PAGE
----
Current State: Several industry working groups have been established recently to develop standards for data access in the financial services ecosystem. Through our participation in many of these forums, we are concerned that the interests of consumers are not being adequately prioritized. In particular, data access standards must recognize consumers’ needs to access and use their data for applications that they have determined to be beneficial to them The principle that consumers own their own data and can access and use it freely and securely to manage their financial wellbeing is not just theoretical or hypothetical. Several financial institutions continue to demand, through proposed bilateral agreements with aggregators and other third-party providers, significant restrictions that would limit the types of data their customers would be permitted to access and the types of applications their customers would be permitted to use. The financial technology industry has created incredible benefits for consumers through innovative financial tools. To ensure continued innovation in the financial services market, our firms jointly propose the following high-level principles that align with the design of open banking ecosystems globally, that must be the cornerstone of any successful data access regime in the United States. This Secure Open Data Access (SODA) framework is a set of principles for ensuring open data access and financial data security in the ecosystem, with the ultimate goal of protecting consumers’ right to access innovative tools and services that improve their financial well-being. To that end, SODA includes the following four core components:
- Consumers must be able to access their financial account data for purposes of using any legitimate application;
- Consumers must provide affirmative consent on the basis of clear and conspicuous disclosure regarding the use of their data;
- All entities who handle consumer account information must adhere to leading industry practices for security standards and implement traceability / transparency;
- The entity responsible for a consumer’s financial loss must make the consumer whole. All stakeholders in the ecosystem have shared responsibility – this will start with traceability in the United States and move towards shared responsibility just like in Europe.
- Have the right to access their data via trusted third-party tools and to provide access to all of their own financial data to trusted third-party applications for any permissible purpose.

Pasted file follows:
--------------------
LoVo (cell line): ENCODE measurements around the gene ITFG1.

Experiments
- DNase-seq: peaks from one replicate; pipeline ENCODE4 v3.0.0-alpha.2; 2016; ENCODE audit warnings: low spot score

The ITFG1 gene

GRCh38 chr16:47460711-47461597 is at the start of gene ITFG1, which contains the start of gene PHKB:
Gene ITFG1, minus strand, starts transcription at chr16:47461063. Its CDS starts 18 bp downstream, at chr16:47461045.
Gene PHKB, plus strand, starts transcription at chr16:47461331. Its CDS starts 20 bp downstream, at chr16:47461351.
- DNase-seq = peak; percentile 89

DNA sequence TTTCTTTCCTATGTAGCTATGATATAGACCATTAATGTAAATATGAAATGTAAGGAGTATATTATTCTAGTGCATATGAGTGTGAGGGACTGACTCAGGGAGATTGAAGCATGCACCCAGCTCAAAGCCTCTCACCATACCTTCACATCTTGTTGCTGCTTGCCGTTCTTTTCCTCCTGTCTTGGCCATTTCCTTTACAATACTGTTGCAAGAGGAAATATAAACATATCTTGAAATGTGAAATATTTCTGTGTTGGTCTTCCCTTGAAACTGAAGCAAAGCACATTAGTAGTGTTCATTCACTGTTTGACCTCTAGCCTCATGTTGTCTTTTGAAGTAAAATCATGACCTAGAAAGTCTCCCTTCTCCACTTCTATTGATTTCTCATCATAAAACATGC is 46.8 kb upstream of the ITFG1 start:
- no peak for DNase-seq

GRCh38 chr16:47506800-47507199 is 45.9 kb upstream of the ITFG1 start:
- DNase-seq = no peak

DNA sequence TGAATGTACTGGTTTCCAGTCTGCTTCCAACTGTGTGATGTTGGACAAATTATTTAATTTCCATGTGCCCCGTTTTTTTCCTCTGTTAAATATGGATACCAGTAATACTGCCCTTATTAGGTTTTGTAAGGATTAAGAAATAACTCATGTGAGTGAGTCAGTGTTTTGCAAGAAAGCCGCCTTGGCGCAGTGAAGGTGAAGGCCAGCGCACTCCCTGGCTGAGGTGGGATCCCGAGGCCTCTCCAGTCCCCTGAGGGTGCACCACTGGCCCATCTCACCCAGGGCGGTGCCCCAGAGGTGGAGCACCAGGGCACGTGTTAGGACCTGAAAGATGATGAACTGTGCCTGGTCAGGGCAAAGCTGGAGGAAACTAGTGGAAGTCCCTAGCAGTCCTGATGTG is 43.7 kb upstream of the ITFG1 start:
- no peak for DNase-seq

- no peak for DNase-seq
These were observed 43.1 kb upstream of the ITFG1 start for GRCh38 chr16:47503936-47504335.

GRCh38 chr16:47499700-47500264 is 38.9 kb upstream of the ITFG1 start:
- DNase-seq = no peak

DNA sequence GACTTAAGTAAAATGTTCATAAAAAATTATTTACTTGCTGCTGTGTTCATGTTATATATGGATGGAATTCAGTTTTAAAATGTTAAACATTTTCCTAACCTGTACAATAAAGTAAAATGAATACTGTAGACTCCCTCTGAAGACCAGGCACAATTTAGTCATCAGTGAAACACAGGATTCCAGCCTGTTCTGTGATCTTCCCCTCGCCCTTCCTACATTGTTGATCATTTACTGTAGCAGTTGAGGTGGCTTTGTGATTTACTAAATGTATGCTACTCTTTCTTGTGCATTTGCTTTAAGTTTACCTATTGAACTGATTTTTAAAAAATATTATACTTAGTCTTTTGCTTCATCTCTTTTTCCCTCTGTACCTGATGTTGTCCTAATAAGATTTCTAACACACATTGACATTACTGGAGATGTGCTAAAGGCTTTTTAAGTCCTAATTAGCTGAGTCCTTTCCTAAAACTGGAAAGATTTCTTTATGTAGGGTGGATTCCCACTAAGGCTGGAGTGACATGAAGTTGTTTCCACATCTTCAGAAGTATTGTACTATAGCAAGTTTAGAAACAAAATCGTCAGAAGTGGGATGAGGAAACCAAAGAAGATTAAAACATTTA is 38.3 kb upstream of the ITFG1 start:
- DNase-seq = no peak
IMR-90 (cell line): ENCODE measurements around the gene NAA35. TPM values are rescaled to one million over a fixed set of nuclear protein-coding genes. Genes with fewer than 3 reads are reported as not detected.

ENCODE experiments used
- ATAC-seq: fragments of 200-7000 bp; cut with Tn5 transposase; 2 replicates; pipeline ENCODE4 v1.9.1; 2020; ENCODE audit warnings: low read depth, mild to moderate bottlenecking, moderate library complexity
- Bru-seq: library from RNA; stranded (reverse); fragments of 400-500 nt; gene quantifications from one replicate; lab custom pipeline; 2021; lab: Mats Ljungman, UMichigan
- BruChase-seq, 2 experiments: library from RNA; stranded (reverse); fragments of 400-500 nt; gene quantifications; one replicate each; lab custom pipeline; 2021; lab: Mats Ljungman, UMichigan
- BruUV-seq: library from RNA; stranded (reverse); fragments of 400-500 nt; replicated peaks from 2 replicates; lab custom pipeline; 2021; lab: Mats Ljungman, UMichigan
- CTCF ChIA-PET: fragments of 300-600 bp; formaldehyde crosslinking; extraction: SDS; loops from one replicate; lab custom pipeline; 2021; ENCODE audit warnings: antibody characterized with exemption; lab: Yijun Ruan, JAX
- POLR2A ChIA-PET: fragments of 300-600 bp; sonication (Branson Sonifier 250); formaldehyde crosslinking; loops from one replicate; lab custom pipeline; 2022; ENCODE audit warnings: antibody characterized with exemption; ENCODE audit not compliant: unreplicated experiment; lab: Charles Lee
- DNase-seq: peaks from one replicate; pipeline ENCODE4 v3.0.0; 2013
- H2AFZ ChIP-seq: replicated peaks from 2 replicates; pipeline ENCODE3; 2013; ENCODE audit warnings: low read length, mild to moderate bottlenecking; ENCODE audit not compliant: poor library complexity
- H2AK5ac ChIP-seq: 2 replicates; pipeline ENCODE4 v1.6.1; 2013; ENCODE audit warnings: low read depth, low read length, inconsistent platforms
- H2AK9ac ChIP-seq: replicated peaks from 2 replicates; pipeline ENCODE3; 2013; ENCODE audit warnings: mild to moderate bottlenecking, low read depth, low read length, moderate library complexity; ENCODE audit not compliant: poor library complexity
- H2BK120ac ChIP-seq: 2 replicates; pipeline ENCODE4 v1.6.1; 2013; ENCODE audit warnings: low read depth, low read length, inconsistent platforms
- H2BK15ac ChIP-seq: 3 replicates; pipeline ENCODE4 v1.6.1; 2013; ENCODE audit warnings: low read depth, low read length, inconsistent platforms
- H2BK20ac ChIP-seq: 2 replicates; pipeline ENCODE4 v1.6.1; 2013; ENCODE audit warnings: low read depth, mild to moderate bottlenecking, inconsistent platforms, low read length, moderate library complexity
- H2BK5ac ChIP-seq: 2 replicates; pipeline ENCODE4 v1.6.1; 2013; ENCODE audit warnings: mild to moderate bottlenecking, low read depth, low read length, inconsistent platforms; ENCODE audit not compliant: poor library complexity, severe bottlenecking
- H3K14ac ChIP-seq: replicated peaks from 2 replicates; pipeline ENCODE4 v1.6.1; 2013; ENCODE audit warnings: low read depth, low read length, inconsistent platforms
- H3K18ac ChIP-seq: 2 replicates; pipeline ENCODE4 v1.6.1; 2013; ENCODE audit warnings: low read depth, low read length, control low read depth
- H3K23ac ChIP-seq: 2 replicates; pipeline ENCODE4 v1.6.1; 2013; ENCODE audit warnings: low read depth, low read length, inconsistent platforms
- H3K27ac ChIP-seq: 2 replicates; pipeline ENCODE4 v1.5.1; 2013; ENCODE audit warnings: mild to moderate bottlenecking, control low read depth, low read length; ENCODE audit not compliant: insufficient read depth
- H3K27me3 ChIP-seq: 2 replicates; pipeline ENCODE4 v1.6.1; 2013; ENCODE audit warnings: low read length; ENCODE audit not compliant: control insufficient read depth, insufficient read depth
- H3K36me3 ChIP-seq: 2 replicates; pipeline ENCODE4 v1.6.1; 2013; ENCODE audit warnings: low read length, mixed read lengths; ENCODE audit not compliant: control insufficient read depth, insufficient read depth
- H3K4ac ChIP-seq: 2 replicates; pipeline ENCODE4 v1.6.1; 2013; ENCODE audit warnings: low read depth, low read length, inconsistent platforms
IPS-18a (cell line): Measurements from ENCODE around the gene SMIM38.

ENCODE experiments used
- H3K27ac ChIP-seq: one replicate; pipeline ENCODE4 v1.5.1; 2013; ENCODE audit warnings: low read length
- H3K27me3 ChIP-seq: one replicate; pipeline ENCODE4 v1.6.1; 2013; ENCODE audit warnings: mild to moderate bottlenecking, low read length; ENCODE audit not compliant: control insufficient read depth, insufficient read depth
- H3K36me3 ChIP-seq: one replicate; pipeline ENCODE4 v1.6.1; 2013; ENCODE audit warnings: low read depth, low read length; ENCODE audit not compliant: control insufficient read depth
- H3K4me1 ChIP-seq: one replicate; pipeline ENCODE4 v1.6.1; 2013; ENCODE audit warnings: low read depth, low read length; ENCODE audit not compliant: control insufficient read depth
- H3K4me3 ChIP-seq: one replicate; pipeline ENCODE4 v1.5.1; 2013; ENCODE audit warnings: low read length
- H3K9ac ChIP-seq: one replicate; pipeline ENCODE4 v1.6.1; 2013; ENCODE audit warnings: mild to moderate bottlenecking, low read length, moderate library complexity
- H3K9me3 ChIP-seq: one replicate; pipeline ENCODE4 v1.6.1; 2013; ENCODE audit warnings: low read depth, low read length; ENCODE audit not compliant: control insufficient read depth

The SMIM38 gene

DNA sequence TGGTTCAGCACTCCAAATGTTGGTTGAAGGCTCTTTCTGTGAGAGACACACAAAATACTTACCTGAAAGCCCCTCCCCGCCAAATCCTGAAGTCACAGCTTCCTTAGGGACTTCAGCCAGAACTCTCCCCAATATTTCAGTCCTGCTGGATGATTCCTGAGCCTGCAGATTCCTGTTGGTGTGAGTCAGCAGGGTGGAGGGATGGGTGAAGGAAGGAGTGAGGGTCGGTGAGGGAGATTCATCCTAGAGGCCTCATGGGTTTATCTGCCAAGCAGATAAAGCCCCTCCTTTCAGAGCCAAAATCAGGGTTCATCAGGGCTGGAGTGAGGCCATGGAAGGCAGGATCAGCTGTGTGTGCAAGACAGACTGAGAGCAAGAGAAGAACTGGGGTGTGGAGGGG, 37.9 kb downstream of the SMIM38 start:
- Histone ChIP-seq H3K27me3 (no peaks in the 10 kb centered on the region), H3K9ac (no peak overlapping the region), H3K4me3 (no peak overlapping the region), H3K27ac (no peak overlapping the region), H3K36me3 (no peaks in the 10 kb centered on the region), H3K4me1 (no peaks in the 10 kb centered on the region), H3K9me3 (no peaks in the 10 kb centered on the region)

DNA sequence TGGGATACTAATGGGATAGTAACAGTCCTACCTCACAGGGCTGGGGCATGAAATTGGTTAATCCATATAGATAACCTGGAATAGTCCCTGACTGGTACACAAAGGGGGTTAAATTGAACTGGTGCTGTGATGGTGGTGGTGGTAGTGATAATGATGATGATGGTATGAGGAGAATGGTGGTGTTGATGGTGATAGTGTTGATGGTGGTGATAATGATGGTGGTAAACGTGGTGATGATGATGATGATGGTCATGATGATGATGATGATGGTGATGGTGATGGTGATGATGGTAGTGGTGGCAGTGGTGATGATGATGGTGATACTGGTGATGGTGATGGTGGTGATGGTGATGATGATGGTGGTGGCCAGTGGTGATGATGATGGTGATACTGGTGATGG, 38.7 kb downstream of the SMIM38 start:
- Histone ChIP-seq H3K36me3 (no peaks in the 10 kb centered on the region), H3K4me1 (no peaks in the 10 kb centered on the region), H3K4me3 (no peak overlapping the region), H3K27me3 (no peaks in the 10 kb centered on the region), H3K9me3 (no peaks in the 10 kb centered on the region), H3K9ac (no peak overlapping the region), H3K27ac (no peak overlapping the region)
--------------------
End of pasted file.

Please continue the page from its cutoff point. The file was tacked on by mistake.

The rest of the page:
- Have the right to expect that the flow of data between their financial institution(s) and any third parties with which they elect to share their data is safe and secure.
- Must be made whole, by the responsible party(ies), in the event of consumer harm stemming from fraud or other malfeasance in the third-party ecosystem.
The Financial Institutions
- Must not impose unilateral restrictions on their customers’ use of their own data, or retain the right to override their customer’s consent when they elect to use a third-party application.
- Have the right to expect, in the event of a financial loss stemming from a breach for which it holds no responsibility, that it is not responsible for making its customer whole.
- Retain the responsibility for making the consumer whole in the event of financial loss stemming from a breach for which it is responsible.
- Will, as part of their governance of third parties on their platforms, reasonably establish that third-party customers have capacity, through capital, insurance, or any other means, to make whole any consumers who suffer a financial loss as a result of a breach at a third party.
- Will adhere to industry best practices on data security and privacy, and exert governance over their platforms to protect against abuse and misuse of consumer data. Must implement transparency and traceability onto their platforms so that all market stakeholders – especially consumers and regulators – gain better transparency into who has access to what information and for what purpose. The Third Parties Must secure, through capital, insurance, or some other means, capacity to make the consumer whole in the event of a financial loss as a result of a breach. Must agree to ask the consumer for clear and conspicuous consent to provide access to the data required to fuel the use case(s) they are providing, and use the data in a manner consistent with such consent. Must adhere to data security and privacy standards appropriate for the type of information received.
- Should modernize and clarify existing regulations and guidance – promulgated long before the ecosystem grew – that incorporate these principles.